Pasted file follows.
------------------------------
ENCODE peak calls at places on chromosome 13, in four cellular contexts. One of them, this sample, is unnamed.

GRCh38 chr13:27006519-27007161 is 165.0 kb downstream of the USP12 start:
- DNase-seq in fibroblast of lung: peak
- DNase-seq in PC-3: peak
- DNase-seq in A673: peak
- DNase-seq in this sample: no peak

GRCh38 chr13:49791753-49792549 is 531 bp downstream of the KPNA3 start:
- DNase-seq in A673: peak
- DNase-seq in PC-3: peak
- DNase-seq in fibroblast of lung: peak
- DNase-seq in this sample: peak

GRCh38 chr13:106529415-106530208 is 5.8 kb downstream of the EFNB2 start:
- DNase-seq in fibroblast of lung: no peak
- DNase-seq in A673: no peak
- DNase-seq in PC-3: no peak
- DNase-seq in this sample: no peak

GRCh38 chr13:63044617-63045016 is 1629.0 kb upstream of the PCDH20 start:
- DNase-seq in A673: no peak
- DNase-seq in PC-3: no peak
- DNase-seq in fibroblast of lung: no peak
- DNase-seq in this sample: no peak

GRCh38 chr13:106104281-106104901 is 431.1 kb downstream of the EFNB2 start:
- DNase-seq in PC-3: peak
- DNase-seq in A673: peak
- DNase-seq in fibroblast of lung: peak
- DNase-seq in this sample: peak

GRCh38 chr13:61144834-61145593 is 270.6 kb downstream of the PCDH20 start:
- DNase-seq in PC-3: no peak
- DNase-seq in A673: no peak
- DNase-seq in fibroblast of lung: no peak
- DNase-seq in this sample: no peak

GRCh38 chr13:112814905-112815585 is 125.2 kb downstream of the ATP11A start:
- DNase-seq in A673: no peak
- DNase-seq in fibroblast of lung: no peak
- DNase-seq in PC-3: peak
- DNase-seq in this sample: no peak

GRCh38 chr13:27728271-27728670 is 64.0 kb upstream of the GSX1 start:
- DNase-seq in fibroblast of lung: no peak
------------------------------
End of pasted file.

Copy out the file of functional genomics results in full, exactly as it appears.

ENCODE peak calls at places on chromosome 13, in four cellular contexts. One of them, this sample, is unnamed.

GRCh38 chr13:27006519-27007161 is 165.0 kb downstream of the USP12 start:
- DNase-seq in fibroblast of lung: peak
- DNase-seq in PC-3: peak
- DNase-seq in A673: peak
- DNase-seq in this sample: no peak

GRCh38 chr13:49791753-49792549 is 531 bp downstream of the KPNA3 start:
- DNase-seq in A673: peak
- DNase-seq in PC-3: peak
- DNase-seq in fibroblast of lung: peak
- DNase-seq in this sample: peak

GRCh38 chr13:106529415-106530208 is 5.8 kb downstream of the EFNB2 start:
- DNase-seq in fibroblast of lung: no peak
- DNase-seq in A673: no peak
- DNase-seq in PC-3: no peak
- DNase-seq in this sample: no peak

GRCh38 chr13:63044617-63045016 is 1629.0 kb upstream of the PCDH20 start:
- DNase-seq in A673: no peak
- DNase-seq in PC-3: no peak
- DNase-seq in fibroblast of lung: no peak
- DNase-seq in this sample: no peak

GRCh38 chr13:106104281-106104901 is 431.1 kb downstream of the EFNB2 start:
- DNase-seq in PC-3: peak
- DNase-seq in A673: peak
- DNase-seq in fibroblast of lung: peak
- DNase-seq in this sample: peak

GRCh38 chr13:61144834-61145593 is 270.6 kb downstream of the PCDH20 start:
- DNase-seq in PC-3: no peak
- DNase-seq in A673: no peak
- DNase-seq in fibroblast of lung: no peak
- DNase-seq in this sample: no peak

GRCh38 chr13:112814905-112815585 is 125.2 kb downstream of the ATP11A start:
- DNase-seq in A673: no peak
- DNase-seq in fibroblast of lung: no peak
- DNase-seq in PC-3: peak
- DNase-seq in this sample: no peak

GRCh38 chr13:27728271-27728670 is 64.0 kb upstream of the GSX1 start:
- DNase-seq in fibroblast of lung: no peak